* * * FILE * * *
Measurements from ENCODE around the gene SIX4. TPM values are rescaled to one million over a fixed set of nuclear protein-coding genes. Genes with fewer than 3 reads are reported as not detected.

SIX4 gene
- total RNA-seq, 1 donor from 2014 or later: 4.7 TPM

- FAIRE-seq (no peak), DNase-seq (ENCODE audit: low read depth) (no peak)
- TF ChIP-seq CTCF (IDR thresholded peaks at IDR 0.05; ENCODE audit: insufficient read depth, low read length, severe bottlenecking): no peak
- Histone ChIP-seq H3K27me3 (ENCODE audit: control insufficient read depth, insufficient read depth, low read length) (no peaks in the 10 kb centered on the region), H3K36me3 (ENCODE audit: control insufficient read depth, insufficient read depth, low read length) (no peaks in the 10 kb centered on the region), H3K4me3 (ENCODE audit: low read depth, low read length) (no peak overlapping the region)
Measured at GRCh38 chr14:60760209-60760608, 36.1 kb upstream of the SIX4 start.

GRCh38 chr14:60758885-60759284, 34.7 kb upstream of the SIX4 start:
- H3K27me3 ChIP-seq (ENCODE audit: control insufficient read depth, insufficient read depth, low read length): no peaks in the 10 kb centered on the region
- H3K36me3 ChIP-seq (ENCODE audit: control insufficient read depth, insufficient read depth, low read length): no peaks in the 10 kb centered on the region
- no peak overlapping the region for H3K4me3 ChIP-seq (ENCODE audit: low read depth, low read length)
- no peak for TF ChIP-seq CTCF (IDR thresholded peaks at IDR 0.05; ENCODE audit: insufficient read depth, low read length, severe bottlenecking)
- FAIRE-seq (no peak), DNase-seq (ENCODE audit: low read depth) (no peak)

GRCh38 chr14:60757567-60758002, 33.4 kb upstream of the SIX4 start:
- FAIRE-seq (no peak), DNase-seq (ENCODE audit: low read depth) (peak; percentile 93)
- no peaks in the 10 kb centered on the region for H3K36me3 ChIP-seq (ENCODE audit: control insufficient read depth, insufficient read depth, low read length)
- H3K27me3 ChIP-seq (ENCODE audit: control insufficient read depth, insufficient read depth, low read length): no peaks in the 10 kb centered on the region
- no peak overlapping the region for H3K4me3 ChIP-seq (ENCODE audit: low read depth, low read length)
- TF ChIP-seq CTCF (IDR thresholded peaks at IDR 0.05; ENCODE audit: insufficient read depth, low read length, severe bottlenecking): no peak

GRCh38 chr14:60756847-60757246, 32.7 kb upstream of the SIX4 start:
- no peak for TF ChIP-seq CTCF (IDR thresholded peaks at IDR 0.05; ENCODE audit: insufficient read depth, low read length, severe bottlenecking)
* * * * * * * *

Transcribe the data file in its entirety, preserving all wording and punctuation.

Measurements from ENCODE around the gene SIX4. TPM values are rescaled to one million over a fixed set of nuclear protein-coding genes. Genes with fewer than 3 reads are reported as not detected.

SIX4 gene
- total RNA-seq, 1 donor from 2014 or later: 4.7 TPM

- FAIRE-seq (no peak), DNase-seq (ENCODE audit: low read depth) (no peak)
- TF ChIP-seq CTCF (IDR thresholded peaks at IDR 0.05; ENCODE audit: insufficient read depth, low read length, severe bottlenecking): no peak
- Histone ChIP-seq H3K27me3 (ENCODE audit: control insufficient read depth, insufficient read depth, low read length) (no peaks in the 10 kb centered on the region), H3K36me3 (ENCODE audit: control insufficient read depth, insufficient read depth, low read length) (no peaks in the 10 kb centered on the region), H3K4me3 (ENCODE audit: low read depth, low read length) (no peak overlapping the region)
Measured at GRCh38 chr14:60760209-60760608, 36.1 kb upstream of the SIX4 start.

GRCh38 chr14:60758885-60759284, 34.7 kb upstream of the SIX4 start:
- H3K27me3 ChIP-seq (ENCODE audit: control insufficient read depth, insufficient read depth, low read length): no peaks in the 10 kb centered on the region
- H3K36me3 ChIP-seq (ENCODE audit: control insufficient read depth, insufficient read depth, low read length): no peaks in the 10 kb centered on the region
- no peak overlapping the region for H3K4me3 ChIP-seq (ENCODE audit: low read depth, low read length)
- no peak for TF ChIP-seq CTCF (IDR thresholded peaks at IDR 0.05; ENCODE audit: insufficient read depth, low read length, severe bottlenecking)
- FAIRE-seq (no peak), DNase-seq (ENCODE audit: low read depth) (no peak)

GRCh38 chr14:60757567-60758002, 33.4 kb upstream of the SIX4 start:
- FAIRE-seq (no peak), DNase-seq (ENCODE audit: low read depth) (peak; percentile 93)
- no peaks in the 10 kb centered on the region for H3K36me3 ChIP-seq (ENCODE audit: control insufficient read depth, insufficient read depth, low read length)
- H3K27me3 ChIP-seq (ENCODE audit: control insufficient read depth, insufficient read depth, low read length): no peaks in the 10 kb centered on the region
- no peak overlapping the region for H3K4me3 ChIP-seq (ENCODE audit: low read depth, low read length)
- TF ChIP-seq CTCF (IDR thresholded peaks at IDR 0.05; ENCODE audit: insufficient read depth, low read length, severe bottlenecking): no peak

GRCh38 chr14:60756847-60757246, 32.7 kb upstream of the SIX4 start:
- no peak for TF ChIP-seq CTCF (IDR thresholded peaks at IDR 0.05; ENCODE audit: insufficient read depth, low read length, severe bottlenecking)